GINA, the Genetic Information Non-discrimination Act, has been passed by the House and the Senate, and will be signed by the president. Others have explained some of the implications of the bill, but the need for the bill is a grave sign.
GINA is a symptom…a symptom of a diseased health care system. Health insurance works by pooling risk. Ideally, an insurer will take as many people as possible, regardless of their health histories, and the premiums of the healthy will support the care of the unhealthy few. Of course, insurance companies aren’t stupid. They would rather have the healthiest people possible…every penny the don’t spend is profit. That is why a small business, such as mine, will see rates skyrocket if someone gets sick. The risk isn’t being widely pooled, and the cost is being passed on to a few.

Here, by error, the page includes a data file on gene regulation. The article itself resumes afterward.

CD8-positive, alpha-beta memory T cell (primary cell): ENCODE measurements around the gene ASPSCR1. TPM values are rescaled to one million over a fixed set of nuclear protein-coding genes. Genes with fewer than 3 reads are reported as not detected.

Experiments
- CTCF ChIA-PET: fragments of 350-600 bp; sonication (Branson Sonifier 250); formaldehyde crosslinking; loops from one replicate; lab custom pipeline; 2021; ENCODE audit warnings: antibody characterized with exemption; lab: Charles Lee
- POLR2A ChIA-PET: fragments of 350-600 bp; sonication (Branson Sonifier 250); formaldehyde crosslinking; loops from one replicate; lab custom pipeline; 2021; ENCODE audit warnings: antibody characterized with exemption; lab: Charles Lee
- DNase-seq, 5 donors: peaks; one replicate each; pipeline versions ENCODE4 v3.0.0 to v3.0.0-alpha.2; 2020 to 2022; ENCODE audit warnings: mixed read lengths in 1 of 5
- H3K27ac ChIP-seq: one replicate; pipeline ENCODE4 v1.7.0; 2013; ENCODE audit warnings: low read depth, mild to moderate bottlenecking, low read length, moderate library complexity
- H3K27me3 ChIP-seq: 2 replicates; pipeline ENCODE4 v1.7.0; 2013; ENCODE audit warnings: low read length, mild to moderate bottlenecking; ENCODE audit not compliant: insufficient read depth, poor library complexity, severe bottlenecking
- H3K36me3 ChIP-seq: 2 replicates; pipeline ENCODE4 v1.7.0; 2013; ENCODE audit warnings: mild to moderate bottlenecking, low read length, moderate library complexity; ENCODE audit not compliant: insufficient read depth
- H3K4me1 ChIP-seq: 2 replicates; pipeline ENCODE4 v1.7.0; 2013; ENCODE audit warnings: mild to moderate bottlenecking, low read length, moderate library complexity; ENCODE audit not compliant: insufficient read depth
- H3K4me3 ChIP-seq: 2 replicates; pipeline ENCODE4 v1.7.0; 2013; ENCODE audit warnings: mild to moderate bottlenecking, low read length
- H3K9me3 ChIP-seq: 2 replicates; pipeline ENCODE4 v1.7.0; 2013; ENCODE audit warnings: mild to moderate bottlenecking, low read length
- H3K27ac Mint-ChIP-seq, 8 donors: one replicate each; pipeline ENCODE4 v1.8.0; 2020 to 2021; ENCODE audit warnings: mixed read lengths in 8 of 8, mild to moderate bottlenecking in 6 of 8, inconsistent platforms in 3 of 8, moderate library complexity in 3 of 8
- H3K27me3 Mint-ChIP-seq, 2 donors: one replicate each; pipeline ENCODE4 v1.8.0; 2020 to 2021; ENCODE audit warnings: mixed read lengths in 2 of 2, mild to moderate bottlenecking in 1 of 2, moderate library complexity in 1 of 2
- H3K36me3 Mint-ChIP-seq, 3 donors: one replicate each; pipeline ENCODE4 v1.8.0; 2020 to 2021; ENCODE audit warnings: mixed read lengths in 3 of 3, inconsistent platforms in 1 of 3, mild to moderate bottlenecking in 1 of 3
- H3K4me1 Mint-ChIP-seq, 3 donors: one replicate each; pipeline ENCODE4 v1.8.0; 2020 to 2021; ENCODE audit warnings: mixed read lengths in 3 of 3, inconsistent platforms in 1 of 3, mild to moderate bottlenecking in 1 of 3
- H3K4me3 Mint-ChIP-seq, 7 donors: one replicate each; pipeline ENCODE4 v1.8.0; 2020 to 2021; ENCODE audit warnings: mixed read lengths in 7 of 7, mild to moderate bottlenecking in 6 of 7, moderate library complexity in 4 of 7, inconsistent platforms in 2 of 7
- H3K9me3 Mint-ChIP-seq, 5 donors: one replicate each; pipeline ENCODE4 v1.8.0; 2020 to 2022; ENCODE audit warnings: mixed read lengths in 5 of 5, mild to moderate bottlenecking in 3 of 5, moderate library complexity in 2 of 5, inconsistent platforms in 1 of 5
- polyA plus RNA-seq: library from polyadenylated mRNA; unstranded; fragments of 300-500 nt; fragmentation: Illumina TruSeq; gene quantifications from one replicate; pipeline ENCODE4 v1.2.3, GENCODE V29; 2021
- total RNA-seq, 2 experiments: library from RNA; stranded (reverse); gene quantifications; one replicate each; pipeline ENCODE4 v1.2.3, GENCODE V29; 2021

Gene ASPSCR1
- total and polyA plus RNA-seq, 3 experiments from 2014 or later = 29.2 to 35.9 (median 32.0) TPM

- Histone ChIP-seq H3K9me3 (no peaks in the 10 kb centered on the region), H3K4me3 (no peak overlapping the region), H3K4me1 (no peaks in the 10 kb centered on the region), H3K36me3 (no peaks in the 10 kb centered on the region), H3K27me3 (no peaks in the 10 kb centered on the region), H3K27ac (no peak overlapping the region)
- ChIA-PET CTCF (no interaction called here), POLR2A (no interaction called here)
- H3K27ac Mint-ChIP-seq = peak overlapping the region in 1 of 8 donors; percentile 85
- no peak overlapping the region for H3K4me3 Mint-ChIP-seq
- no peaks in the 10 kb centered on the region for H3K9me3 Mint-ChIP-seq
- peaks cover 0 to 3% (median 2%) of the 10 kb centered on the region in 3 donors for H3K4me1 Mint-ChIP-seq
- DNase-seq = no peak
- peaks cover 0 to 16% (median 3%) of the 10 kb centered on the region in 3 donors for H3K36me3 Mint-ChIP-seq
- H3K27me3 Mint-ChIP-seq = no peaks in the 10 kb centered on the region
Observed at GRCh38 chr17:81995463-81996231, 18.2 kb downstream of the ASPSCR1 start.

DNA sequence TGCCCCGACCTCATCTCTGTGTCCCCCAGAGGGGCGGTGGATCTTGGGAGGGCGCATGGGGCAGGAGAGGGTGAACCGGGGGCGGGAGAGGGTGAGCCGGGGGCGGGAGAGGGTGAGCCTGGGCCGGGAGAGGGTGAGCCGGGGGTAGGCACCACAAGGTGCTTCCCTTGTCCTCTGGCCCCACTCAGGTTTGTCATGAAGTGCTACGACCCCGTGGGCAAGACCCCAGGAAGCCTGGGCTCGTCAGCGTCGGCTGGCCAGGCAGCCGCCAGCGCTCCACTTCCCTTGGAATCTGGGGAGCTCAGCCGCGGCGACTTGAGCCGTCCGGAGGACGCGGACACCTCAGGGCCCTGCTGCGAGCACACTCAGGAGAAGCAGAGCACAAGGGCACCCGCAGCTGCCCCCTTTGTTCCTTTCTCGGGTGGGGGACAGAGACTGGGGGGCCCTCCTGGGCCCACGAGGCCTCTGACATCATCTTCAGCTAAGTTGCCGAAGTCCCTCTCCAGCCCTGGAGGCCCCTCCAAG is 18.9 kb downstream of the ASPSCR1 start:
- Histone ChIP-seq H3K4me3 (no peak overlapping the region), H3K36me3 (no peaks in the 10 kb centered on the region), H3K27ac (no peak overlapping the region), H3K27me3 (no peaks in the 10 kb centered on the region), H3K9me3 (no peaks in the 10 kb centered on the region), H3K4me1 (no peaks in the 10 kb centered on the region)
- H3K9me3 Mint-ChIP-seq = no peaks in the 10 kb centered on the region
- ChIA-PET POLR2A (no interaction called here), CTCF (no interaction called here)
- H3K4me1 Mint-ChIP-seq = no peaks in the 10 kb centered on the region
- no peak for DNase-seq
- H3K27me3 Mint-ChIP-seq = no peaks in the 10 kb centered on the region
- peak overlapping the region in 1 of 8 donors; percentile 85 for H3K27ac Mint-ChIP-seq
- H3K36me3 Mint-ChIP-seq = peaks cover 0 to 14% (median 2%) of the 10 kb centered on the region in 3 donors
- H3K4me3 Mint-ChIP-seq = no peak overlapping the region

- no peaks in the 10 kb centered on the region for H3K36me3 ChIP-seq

GINA isn’t necessary in most of the world (forget for a moment that most of the world doesn’t have money to spend on genetic testing). Most industrialized nations have some sort of universal health care—risk is pooled widely, in fact the pool includes the entire population. There are problems with this, but one of them isn’t discrimination. Under our current system, people are penalized for being sick, poor, or unemployed. It is inefficient and expensive.
Surely we can do better. If we make GINA irrelevant, many of our health care problems will also fade.